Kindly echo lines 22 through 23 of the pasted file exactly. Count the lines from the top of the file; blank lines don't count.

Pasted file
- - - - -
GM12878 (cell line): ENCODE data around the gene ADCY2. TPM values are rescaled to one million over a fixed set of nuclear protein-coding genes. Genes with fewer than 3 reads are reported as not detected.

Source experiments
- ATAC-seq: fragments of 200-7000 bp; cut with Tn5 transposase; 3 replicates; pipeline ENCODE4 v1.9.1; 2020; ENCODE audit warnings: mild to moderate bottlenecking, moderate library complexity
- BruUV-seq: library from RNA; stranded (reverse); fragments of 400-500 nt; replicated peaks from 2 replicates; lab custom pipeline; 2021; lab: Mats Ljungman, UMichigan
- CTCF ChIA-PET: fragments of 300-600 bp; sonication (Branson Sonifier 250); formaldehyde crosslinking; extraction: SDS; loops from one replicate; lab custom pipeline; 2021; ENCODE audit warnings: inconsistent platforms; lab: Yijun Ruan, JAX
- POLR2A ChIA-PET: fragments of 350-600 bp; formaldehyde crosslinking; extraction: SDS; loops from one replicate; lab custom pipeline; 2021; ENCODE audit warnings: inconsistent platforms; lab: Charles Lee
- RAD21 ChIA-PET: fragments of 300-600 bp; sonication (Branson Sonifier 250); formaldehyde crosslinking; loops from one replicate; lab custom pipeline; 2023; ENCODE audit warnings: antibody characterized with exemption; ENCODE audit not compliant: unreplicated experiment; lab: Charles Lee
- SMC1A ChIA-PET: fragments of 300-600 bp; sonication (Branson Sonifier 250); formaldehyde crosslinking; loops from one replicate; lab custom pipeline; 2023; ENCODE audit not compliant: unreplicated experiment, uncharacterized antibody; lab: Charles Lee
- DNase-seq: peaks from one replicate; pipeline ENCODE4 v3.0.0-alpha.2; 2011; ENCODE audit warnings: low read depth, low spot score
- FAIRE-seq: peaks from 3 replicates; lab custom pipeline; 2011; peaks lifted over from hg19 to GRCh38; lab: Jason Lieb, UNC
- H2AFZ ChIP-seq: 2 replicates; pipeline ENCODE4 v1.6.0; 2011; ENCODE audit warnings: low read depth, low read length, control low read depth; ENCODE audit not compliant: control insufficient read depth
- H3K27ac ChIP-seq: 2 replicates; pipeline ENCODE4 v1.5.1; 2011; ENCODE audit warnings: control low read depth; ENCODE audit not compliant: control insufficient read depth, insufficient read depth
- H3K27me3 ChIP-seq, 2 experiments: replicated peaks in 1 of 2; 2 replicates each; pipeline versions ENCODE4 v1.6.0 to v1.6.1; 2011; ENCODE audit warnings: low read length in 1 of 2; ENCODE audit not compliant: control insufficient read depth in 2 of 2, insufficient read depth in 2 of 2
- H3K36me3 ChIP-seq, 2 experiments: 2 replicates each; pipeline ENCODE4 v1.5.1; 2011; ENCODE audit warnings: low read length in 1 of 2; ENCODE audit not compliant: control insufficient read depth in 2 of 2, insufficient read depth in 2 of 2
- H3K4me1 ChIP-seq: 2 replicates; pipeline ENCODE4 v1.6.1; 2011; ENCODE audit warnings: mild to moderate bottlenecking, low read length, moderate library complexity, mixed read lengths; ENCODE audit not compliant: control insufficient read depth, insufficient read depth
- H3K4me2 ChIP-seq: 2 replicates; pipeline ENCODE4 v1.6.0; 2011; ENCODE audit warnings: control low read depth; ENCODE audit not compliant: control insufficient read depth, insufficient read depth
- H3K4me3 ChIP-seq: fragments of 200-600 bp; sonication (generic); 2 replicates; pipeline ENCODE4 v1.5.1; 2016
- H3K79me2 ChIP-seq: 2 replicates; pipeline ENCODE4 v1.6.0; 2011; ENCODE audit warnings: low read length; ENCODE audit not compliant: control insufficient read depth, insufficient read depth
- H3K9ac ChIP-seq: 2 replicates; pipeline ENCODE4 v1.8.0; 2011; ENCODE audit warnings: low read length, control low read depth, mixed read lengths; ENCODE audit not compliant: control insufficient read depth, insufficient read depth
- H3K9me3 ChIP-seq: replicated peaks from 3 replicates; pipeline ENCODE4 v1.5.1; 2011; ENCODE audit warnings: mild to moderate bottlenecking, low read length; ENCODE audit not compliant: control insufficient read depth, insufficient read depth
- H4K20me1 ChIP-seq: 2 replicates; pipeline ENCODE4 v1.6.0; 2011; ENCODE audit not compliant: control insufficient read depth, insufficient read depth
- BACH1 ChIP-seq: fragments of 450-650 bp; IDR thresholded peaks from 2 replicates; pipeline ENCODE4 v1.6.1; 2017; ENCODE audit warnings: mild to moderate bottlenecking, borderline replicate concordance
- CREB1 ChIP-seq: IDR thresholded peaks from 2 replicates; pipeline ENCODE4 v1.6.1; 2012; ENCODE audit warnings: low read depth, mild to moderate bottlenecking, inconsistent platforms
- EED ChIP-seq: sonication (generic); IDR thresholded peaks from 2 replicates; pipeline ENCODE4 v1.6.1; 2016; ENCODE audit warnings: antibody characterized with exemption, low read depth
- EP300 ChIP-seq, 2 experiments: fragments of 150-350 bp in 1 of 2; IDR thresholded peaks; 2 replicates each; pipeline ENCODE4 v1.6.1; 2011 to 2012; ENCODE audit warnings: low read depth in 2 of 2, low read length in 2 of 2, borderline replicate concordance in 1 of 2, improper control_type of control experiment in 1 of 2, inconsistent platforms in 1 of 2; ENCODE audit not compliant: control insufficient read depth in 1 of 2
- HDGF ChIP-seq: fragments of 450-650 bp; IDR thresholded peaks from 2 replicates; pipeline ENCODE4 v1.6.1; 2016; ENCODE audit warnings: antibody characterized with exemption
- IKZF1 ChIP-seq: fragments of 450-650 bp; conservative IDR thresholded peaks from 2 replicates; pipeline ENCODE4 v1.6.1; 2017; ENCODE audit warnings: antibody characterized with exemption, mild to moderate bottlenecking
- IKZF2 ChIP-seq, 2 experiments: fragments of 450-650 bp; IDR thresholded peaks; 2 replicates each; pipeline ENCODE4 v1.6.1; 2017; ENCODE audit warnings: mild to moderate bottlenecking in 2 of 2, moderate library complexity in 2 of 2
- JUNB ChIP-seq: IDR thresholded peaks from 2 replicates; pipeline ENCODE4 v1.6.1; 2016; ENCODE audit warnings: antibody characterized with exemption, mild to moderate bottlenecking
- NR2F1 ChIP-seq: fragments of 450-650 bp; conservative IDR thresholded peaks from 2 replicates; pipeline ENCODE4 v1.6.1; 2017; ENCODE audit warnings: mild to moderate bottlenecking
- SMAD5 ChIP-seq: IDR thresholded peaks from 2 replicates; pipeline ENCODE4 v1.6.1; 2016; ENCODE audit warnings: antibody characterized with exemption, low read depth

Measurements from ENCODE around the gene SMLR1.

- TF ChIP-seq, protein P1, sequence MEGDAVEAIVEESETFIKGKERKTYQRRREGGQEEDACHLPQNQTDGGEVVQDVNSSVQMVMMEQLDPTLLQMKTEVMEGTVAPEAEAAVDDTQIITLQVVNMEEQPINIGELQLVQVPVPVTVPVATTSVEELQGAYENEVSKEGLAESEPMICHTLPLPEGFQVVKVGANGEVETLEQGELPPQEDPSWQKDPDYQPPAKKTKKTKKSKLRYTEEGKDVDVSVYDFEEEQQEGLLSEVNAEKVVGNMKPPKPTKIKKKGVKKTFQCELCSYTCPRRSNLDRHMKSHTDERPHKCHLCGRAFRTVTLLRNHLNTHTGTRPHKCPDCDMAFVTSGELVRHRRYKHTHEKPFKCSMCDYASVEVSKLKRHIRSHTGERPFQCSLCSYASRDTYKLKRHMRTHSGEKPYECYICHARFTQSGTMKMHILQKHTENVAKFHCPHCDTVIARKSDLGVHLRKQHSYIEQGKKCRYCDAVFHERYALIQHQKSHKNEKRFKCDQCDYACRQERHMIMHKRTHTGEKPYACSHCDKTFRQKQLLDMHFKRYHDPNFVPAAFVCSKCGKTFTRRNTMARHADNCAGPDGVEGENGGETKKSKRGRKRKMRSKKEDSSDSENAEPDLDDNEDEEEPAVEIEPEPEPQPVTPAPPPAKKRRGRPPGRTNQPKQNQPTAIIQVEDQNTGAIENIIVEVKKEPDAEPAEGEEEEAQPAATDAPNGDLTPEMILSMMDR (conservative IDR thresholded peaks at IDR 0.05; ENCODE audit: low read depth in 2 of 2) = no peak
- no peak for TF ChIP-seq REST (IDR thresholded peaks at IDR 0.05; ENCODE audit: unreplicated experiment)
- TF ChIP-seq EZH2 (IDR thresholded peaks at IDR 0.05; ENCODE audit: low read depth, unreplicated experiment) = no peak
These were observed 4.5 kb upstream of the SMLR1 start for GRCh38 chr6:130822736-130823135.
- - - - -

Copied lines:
- BACH1 ChIP-seq: fragments of 450-650 bp; IDR thresholded peaks from 2 replicates; pipeline ENCODE4 v1.6.1; 2017; ENCODE audit warnings: mild to moderate bottlenecking, borderline replicate concordance
- CREB1 ChIP-seq: IDR thresholded peaks from 2 replicates; pipeline ENCODE4 v1.6.1; 2012; ENCODE audit warnings: low read depth, mild to moderate bottlenecking, inconsistent platforms